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Ahram journalists demand resignation of editor-in-chief - Daily News Egypt

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Ahram journalists demand resignation of editor-in-chief

By Heba Fahmy CAIRO: About 300 journalists of state-run daily Al-Ahram apologized Wednesday for the paper’s “unprofessional” coverage of the demonstrations that toppled the president. In a press conference at the headquarters of Al-Ahram, they also asked for the resignation of the Al-Ahram daily editor-in-chief Osama Saraya and chairman of the board, Abdel Moniem Saeid. …


By Heba Fahmy

CAIRO: About 300 journalists of state-run daily Al-Ahram apologized Wednesday for the paper’s “unprofessional” coverage of the demonstrations that toppled the president.

In a press conference at the headquarters of Al-Ahram, they also asked for the resignation of the Al-Ahram daily editor-in-chief Osama Saraya and chairman of the board, Abdel Moniem Saeid.

Journalist Karem Yehia said that 285 Al-Ahram journalists wrote and signed a public apology to the people on Sunday and wanted it published, but the editorial team refused.

“Their refusal to publish our statement is a violation of our freedom of expression and the rights of fellow journalists,” Yehia said.

“The chief editor of Al-Ahram and the chairman of board get to publish their opinions on the front page, while 285 journalists are prevented from publishing their statement.”

Yehia said that around 1,500 journalists work for Al-Ahram.

According to Yehia, the editors told them publishing the apology would undermine the paper’s credibility.

But the journalists weren’t convinced. “The unethical, unprofessional editorial policies used in the coverage of the revolution and years before that is what affected Al-Ahram’s credibility,” Yehia said.

Yehia also accused the editors in Al-Ahram of attempting to “erase history and alter their reputation,” through deleting all their previous commentaries that supported Mubarak’s regime from Al-Ahram’s official website.

“The change in the editorial policies in Al-Ahram is merely a change based on the change of authority in the country,” Alaa El-Attar, journalist in Al-Ahram, told Daily News Egypt. “Al-Ahram has merely switched masters and the people know that.”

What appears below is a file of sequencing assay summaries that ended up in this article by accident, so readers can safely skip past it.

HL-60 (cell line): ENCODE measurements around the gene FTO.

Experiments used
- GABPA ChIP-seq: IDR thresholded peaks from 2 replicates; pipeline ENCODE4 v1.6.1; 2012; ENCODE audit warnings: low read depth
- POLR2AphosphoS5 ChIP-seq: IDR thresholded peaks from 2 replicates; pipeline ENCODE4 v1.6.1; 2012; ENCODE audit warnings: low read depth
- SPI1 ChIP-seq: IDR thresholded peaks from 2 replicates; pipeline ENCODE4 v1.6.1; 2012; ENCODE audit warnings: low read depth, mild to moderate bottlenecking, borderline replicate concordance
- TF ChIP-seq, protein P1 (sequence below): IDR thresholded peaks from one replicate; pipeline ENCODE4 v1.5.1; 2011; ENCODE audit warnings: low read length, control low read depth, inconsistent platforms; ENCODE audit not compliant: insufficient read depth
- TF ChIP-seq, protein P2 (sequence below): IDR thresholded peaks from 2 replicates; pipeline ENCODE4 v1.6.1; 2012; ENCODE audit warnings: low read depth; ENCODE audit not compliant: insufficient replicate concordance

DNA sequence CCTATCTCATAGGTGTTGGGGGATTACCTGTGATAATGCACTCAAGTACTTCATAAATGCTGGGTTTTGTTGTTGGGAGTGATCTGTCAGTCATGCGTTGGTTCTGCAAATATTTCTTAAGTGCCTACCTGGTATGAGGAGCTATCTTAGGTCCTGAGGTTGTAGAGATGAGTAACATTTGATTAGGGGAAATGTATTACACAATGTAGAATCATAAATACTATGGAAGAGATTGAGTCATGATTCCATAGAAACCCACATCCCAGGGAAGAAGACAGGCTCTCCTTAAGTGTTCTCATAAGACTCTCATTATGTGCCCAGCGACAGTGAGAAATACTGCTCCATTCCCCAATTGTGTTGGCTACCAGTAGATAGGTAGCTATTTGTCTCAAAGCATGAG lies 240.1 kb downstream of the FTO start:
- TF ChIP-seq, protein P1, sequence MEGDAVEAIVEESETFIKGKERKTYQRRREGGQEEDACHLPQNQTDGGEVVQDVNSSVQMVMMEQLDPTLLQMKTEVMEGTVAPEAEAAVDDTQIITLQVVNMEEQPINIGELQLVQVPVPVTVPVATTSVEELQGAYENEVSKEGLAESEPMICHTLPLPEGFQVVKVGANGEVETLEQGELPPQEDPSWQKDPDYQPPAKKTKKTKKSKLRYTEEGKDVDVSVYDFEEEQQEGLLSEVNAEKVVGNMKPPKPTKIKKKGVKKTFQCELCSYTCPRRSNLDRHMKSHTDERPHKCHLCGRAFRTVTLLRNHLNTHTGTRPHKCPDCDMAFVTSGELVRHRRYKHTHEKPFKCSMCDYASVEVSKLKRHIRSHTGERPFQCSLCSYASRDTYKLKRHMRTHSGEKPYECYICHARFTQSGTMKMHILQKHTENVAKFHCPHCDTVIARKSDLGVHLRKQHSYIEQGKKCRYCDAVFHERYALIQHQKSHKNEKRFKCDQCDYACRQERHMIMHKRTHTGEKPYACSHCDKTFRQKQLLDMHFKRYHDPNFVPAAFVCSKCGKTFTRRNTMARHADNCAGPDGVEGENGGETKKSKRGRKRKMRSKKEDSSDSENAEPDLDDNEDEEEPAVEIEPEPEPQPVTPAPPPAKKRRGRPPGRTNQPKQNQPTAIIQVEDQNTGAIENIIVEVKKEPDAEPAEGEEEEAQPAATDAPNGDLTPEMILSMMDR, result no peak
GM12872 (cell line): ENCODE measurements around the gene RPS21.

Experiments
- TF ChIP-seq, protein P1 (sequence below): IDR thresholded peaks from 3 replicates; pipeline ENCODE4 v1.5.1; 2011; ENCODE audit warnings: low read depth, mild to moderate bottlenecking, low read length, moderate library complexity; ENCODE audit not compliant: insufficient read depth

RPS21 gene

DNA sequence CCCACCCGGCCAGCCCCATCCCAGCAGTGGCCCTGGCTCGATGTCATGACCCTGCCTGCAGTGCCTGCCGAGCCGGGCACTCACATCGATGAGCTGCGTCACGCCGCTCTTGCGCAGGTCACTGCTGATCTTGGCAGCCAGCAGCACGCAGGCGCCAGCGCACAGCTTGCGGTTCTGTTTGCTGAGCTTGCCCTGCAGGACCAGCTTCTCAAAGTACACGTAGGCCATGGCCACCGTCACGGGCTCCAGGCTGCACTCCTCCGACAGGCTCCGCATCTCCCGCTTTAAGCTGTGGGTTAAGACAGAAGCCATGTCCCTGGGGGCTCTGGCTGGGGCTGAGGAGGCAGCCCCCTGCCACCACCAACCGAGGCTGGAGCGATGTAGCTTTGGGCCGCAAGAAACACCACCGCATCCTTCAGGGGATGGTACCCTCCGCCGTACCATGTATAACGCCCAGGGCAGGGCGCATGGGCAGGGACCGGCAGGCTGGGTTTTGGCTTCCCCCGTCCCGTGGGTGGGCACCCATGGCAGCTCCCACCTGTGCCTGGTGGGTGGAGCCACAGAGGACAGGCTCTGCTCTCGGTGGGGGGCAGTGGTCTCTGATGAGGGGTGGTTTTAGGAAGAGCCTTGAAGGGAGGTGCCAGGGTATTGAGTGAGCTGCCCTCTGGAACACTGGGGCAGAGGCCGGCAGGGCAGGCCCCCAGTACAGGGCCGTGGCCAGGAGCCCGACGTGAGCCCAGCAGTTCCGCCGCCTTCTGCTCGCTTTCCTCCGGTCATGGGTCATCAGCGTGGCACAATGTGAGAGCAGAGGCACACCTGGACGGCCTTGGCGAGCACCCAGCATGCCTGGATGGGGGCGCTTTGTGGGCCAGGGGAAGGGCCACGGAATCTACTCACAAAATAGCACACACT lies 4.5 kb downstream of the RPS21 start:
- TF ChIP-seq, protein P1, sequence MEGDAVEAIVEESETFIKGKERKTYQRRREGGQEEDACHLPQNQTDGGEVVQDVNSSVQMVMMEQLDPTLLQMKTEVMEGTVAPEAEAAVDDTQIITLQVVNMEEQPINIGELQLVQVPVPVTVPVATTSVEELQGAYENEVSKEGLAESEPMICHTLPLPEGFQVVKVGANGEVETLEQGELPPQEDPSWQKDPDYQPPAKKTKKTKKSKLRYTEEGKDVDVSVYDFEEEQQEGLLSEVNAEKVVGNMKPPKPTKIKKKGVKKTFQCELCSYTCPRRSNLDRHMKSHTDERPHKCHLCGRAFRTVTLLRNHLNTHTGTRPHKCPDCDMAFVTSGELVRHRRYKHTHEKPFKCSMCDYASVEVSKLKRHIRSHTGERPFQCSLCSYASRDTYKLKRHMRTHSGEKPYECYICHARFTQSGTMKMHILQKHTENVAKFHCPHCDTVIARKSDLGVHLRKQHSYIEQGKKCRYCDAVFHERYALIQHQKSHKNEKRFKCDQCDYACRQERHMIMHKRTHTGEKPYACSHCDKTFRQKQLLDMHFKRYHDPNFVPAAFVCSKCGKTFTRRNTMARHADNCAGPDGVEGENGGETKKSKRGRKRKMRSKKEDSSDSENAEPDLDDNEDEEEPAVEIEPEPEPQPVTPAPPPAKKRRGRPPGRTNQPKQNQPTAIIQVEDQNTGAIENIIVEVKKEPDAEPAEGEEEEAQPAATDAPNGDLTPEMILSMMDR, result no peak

“We want to express our true regret for what we did by publishing our [apology] after we’ve seen Al-Ahram newspaper being burnt and stomped on in Tahrir Square,” El Attar said.

“We were all complicit in the coverage of Al-Ahram whether through actual participation or silence,” he added.

Journalists said they had for decades been “hostage to senior managers, chosen unprofessionally, on the basis of loyalty to the leader, his family, the ruling party and the security services.”

A number of employees from the administrative side participated in the press conference to highlight “corruption.”

“One employee was convicted and deemed unfit to work in the financial department by Al-Ahram’s legal affairs unit and yet he was promoted to be the deputy director of the financial department,” Faten Barakat, director of cost management in Al-Ahram, said.

A couple of journalists who were against the press conference intervened in a bid to sway Al-Ahram journalists from their demands and an argument erupted.

“There was an editorial published in Al-Ahram on Monday titled ‘For the people’ that included an apology from Al-Ahram to the readers for its coverage,” journalist Mohamed Al-Masry said.

“I do respect their demands,” Al-Masry said. “But this is not the right time for all the government employees and institutions to start having strikes and protests and call for a change in management, which hinders work and productivity.”

However, the journalists were not swayed. “Al-Ahram committed a crime against the people in Tahrir and the Egyptian people are the real owners of Al-Ahram,” journalist Osama Al-Reheimy said.

“When the editor-in-chief of Al-Ahram is against the people, then he must go,” Al-Reheimy said.

“We want editors capable of running the paper based only on transparency, integrity and objectivity, away from corruption,” he added.

Egyptian rights group, the Arabic Network for Human Rights Information (ANHRI), said national newspaper editors should be sacked and replaced with journalists “who respect the mission of the press.”

It said editors at Al-Ahram, Rose Al-Youssef, Al-Akhbar, Al-Gomhuria, Al-Mussawar, and October magazine should leave immediately and accused them of switching their devotion from Mubarak to the junta that replaced him.

“Editors of state-owned newspapers supported the dictator Mubarak and made a God out of him. Now they are practicing the same cheap hypocrisy with the military council,” ANHRI director Gamal Eid said. –Additional reporting by AFP

 

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https://wwww.dailynewssegypt.com/2011/02/16/ahram-journalists-demand-resignation-of-editor-in-chief/
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